Nia’mani Robinson, left, and Jasmyn Logan aim to use this experience to enhance their chances of getting into the college of their choice, particularly an Ivy League school.
CLARKSVILLE, Md. — When Jasmyn Logan and Nia’mani Robinson, age 14, met up to test launch their rockets in the middle of farm here the other day, their purpose was to prepare for the upcoming national Team America Rocketry Challenge.
But as members of “Team Rocket Power” — one of 100 teams that qualified for the national competition set for May 11 in The Plains, Va. — the girls were actually aiming for new heights in more ways than one.
Team Rocket Power is a rarity among rarities. Not only is the team one of nine all-girls teams to qualify for national finals of the Team America Rocketry Challenge, also known as TARC, but their team is also the only all-girls team that is African-American, according to the local chapter of the National Society of Black Engineers, or NSBE.
In order for Team Rocket Power to reach this level of completion, it took months of hard work and sacrifice. Indeed, the girls — both freshmen at Central High School in Prince George’s County — gave up several weekend days out the month since the beginning of the year to design, build and test their rockets, then repeat the process over again if necessary like they would if they were actual engineers.
That’s according to Kamili Jackson, a product assurance engineer at NASA’s Goddard Space Flight Center and chair of the Pre-College Initiative for the Greenbelt Space Alumni Chapter of NSBE, which is working with the girls on Team Rocket Power and other area high school students in an effort to interest them in careers in engineering.
“What made them a good team is they quietly stuck to the goal,” Jackson said. “They put the goal in front of themselves, designed it, tested it. They just kept at it, kept at it.”
The other day, the girls met up on a Sunday morning at Wayback Farm — a remote but scenic stretch of land located amid rolling hills here in Howard County.
Their objective was to launch their pink-finned cardboard rockets to an altitude of 750 feet and then parachute the payload — in this case a large Grade A egg meant to represent the “astronaut” — safely to the ground without cracking, all within 48 to 50 seconds.
On the first test launch, the egg landed safely, but the rocket only reached 705 feet and its payload landed 46 seconds after launch. The altitude and duration of the rocket’s journey may have seemed close to the goal in one sense but they were way off based on the standards used by rocket scientists. In fact, based on the formula used to calculate precision, being that far off would not have even qualified them for the national finals, much less put them in a position to win it.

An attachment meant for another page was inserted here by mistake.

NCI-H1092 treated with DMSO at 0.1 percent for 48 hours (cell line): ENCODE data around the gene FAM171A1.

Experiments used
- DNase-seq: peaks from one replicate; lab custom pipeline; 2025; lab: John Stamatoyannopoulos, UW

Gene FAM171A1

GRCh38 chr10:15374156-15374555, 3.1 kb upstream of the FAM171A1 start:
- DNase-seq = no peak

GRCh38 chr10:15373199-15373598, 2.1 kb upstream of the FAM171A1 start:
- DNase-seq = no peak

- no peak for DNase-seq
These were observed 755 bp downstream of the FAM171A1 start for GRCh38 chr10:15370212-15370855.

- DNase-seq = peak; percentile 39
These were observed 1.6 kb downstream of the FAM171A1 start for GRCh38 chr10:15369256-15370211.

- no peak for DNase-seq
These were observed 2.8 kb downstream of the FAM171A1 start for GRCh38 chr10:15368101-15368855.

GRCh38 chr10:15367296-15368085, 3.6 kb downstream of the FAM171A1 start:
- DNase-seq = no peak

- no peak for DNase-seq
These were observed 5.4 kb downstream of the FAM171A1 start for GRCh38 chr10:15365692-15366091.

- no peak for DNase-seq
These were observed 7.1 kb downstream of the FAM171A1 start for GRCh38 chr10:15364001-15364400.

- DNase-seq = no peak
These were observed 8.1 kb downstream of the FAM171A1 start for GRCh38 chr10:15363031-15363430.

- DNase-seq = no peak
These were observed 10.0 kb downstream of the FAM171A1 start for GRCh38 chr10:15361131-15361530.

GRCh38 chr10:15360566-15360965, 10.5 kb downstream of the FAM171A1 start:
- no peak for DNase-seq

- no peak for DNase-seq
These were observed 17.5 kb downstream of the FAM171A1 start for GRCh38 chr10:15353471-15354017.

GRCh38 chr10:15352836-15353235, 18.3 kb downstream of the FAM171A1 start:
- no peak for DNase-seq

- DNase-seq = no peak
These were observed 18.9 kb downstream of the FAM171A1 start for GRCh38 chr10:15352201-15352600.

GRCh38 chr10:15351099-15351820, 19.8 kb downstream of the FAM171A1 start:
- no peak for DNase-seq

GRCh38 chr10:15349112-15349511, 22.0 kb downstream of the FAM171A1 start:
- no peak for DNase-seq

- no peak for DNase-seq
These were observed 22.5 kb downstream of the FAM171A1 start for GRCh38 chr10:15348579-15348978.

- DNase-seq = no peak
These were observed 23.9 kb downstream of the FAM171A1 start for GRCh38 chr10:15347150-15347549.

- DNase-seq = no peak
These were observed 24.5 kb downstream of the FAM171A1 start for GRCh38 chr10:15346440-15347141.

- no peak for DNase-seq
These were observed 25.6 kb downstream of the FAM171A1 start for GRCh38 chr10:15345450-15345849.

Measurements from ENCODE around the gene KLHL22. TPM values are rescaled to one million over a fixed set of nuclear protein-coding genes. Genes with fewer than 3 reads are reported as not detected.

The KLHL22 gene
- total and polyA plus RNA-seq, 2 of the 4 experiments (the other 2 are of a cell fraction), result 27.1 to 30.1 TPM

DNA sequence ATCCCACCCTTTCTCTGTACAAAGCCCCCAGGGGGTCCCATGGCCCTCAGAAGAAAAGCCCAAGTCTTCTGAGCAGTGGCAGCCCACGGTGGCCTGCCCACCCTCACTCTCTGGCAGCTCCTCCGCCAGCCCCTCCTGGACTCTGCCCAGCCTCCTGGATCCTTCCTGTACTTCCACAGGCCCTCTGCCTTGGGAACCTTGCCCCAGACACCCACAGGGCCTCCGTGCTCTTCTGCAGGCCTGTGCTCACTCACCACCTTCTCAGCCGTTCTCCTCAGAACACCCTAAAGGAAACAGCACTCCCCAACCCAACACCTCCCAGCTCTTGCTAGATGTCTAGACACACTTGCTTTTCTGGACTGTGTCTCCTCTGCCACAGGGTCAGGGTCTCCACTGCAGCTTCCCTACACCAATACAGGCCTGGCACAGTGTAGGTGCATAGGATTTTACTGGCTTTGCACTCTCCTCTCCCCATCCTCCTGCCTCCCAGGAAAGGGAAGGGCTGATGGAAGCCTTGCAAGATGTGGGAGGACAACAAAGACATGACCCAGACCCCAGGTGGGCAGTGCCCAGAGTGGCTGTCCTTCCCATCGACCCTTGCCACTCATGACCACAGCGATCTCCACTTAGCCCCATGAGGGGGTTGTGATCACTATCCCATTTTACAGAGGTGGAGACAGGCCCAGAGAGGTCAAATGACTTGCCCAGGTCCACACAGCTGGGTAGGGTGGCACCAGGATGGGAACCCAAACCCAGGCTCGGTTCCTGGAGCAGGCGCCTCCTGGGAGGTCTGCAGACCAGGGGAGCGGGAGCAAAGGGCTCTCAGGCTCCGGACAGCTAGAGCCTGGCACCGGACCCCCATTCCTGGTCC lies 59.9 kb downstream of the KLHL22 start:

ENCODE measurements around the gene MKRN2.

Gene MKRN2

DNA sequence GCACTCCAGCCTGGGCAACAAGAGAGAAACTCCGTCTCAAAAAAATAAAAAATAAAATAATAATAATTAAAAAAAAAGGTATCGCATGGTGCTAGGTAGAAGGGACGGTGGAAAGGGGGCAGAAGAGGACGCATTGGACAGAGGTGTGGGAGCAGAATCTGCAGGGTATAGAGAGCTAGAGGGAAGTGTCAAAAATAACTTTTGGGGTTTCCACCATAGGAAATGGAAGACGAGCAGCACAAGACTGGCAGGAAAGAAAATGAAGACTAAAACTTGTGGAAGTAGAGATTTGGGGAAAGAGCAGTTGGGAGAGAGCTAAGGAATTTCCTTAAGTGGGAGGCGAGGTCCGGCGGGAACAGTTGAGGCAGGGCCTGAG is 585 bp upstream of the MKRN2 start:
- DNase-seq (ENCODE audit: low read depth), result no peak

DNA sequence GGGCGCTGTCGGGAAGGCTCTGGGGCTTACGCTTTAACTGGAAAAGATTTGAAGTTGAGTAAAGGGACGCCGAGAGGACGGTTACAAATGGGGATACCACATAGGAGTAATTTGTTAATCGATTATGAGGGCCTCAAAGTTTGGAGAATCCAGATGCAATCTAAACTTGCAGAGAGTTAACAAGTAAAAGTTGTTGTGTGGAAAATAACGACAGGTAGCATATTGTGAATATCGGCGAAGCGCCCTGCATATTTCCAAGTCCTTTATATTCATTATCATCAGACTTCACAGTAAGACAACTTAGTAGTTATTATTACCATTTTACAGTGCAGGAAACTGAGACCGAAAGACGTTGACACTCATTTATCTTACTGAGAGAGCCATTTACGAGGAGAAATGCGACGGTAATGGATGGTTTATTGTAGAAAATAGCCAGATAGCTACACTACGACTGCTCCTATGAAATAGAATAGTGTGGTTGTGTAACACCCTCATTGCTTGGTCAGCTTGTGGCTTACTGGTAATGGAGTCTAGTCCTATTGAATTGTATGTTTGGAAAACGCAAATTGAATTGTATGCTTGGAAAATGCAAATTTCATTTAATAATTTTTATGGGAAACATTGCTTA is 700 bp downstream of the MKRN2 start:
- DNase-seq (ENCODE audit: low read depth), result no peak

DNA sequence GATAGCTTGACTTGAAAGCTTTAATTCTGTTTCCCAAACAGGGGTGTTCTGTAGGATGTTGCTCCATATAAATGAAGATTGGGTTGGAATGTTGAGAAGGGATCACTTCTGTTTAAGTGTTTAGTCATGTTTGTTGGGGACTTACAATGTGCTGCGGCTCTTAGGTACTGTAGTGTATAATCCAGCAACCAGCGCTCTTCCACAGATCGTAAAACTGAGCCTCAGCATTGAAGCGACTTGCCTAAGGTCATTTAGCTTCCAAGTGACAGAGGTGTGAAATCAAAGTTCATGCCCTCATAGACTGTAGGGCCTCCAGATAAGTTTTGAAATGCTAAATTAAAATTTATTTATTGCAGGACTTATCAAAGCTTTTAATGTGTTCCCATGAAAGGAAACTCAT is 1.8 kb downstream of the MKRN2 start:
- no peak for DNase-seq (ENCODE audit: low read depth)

But the launch was only the first of what would be half a dozen or so test launches this day, and the girls were still assessing the winds and temporarily working without a scale in order to literally weigh what works and what doesn’t.
For Logan and Robinson, winning the competition — which could entitle them to thousands of dollars in scholarship money — isn’t even their paramount goal. The girls indicated they were more interested in the experience and how it could enhance their chances of getting into the college of their choice, particularly an Ivy League school.
“I think it’s very interesting to build a rocket and even if you don’t win it’s a good experience,” Logan said.
“I think it will look good on college applications,” Robinson said.
Jackson said while the NSBE’s Pre-College Initiative has limited data on outcomes for students who participate, all of the students who stuck with the program through high school have gone on to college, mostly to study engineering. The program currently serves about 20 or 25 students per year.
Such outcomes could gradually change the face of engineering, which has traditionally been a male-dominated field.
“People think of it as a man’s game,” said Kevin Johnson, a mentor from the National Association of Rocketry that is helping Team Rocket Power. “But the girls are powerhouses. There are really no barriers.”
Jackson said there’s a need to get more members of underrepresented groups into engineering because there is an ever-growing demand for technology.
“Women should be a big part of that because we’re using technology like everyone else,” Jackson said. “Getting girls into this sort of activity make it accessible to them.”
Logan and Robinson said they never even considered building rockets as something for boys.
“I didn’t even think about it,” Robinson said when asked about what it’s like to be girls in a male-dominated activity.
“I didn’t think of it as a boys’ activity,” Robinson said. “It just seemed like fun.”
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